abstract = "Purpose: The prevalence of lifestyle diseases has escalated, and effective exercise training programmes are warranted. This study tested the hypothesis that regular participation in small-sided team handball training could provide beneficial health effects on cardiovascular, skeletal, and muscular parameters in young adult untrained men.Method: Twenty-six untrained 20-30-year-old men were randomly allocated to either a team handball training group (HG; n = 14), which completed 1.9 ± 0.3 training sessions per week over 12 weeks, or an inactive control group (CG; n = 12). Physiological training adaptations were assessed pre- and post interventions by DXA scans, blood samples, muscle biopsies, and physical tests.Results: The average heart rate during training was equivalent to 84 ± 4{\%} of maximal heart rate. Compared to CG, HG displayed significant increases in VO2max (11 ± 6{\%}), proximal femur bone mineral density (2 ± 1{\%}), whole-body bone mineral content (2 ± 1{\%}), intermittent endurance performance (32 ± 16{\%}), incremental treadmill test performance (16 ± 7{\%}) and muscle citrate synthase activity (22 ± 28{\%}) as well as decreases in total fat mass (7 ± 7{\%}) and total fat percentage (6 ± 7{\%}) (all p < 0.05). There were no significant changes in muscle mass, blood pressure, resting heart rate, muscle hydroxyl-acyl-dehydrogenase activity, or blood lipids (all p > 0.05).Conclusion: Participation in regular recreational team handball training was associated with positive cardiovascular, skeletal, and muscular adaptations, including increased maximal oxygen uptake, increased muscle enzymatic activity, and improved bone mineralization as well as lower fat percentage. These findings suggest that recreational team handball training may be an effective health-promoting activity for young adult men.",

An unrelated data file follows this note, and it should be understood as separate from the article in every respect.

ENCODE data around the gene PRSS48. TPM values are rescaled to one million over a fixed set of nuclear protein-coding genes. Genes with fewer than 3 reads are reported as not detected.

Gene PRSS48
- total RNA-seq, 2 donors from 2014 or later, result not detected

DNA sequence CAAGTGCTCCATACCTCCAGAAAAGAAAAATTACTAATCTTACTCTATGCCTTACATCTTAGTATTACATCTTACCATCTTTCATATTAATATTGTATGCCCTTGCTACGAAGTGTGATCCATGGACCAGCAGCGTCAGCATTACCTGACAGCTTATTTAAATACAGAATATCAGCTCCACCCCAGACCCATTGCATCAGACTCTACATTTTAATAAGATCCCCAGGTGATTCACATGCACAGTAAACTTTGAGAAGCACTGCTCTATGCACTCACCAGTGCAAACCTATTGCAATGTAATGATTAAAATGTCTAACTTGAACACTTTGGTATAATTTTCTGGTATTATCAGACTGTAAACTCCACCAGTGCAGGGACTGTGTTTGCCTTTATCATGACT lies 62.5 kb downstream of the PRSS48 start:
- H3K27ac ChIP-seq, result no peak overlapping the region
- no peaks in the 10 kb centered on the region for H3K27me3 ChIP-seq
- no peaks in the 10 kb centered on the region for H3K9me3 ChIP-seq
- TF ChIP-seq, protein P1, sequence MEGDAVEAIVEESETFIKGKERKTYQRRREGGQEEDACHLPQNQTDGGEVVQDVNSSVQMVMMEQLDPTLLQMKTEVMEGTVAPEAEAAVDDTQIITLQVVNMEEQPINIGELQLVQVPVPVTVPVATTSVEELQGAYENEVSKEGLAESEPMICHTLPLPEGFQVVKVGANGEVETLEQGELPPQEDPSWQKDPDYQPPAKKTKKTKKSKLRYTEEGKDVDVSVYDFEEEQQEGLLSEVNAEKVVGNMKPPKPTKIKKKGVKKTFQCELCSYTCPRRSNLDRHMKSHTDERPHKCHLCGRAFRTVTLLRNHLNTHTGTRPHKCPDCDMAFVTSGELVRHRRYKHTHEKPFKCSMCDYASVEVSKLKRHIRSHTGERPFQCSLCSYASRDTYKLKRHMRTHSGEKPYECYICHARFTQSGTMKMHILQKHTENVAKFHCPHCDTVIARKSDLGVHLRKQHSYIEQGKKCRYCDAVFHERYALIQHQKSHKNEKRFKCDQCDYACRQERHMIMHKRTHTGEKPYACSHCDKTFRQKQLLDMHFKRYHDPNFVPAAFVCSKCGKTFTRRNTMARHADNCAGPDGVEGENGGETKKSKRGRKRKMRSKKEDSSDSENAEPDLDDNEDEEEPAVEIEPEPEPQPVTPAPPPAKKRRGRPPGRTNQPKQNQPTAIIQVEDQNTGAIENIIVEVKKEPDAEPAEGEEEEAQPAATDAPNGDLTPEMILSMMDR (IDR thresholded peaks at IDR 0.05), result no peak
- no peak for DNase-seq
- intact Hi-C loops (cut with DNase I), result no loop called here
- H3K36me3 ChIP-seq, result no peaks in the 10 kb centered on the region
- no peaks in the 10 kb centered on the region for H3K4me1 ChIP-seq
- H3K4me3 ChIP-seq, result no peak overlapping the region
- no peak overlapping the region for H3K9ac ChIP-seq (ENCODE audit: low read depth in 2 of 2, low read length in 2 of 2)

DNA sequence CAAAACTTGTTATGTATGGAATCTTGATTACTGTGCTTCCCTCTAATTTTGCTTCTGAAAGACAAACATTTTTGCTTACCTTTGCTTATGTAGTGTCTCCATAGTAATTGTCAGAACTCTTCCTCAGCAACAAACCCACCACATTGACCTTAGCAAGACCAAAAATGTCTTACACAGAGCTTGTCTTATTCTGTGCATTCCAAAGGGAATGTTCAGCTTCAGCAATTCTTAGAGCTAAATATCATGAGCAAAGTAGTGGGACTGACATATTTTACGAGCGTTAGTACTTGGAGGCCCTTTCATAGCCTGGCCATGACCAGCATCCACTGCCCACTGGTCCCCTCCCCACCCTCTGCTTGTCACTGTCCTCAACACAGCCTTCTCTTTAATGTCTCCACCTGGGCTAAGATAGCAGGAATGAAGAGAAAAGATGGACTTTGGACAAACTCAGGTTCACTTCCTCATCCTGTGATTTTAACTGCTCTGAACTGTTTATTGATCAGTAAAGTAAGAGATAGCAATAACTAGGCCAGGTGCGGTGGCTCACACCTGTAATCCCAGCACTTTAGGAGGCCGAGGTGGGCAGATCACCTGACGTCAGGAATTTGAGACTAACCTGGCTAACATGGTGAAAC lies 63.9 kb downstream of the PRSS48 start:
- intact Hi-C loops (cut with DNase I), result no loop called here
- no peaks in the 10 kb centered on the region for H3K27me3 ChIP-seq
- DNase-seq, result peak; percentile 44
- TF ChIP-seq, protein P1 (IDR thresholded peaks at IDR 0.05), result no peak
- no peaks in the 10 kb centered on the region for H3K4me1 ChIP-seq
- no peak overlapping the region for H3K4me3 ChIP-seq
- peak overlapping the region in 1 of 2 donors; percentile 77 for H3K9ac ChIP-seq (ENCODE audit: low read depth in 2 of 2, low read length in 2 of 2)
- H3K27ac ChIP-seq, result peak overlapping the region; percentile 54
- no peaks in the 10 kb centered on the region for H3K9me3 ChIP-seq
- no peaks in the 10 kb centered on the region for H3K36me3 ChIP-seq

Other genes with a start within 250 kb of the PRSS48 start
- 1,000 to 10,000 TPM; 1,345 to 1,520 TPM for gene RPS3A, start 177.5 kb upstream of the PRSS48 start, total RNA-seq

keywords = "Faculty of Science, Ball games, Exercise training, Maximal oxygen uptake, Fat percentage, Bone mineralization, Bone markers, Muscle enzyme activity",
author = "Therese Hornstrup and L{\o}wenstein, {Frederik Terkildsen} and Larsen, {Mikkel Allerslev} and Helge, {Eva Wulff} and S P{\'o}voas and Helge, {J{\o}rn Wulff} and Nielsen, {Jens Jung} and Bj{\o}rn Fristrup and Andersen, {Jesper L{\o}vind} and Lasse Gliemann and Lars Nybo and Peter Krustrup",
note = "Correction to the article: https://doi.org/10.1007/s00421-018-4034-5",
year = "2019",
doi = "10.1007/s00421-018-4034-5",
language = "English",
volume = "119",
pages = "561--573",
journal = "European Journal of Applied Physiology",
issn = "1439-6319",
publisher = "Springer",
number = "2",

}

RIS

TY - JOUR

T1 - Cardiovascular, muscular, and skeletal adaptations to recreational team handball training

T2 - a randomized controlled trial with young adult untrained men

AU - Hornstrup, Therese

AU - Løwenstein, Frederik Terkildsen

AU - Larsen, Mikkel Allerslev

AU - Helge, Eva Wulff

AU - Póvoas, S

AU - Helge, Jørn Wulff

AU - Nielsen, Jens Jung

AU - Fristrup, Bjørn

AU - Andersen, Jesper Løvind

AU - Gliemann, Lasse

AU - Nybo, Lars

AU - Krustrup, Peter

N1 - Correction to the article: https://doi.org/10.1007/s00421-018-4034-5

PY - 2019

Y1 - 2019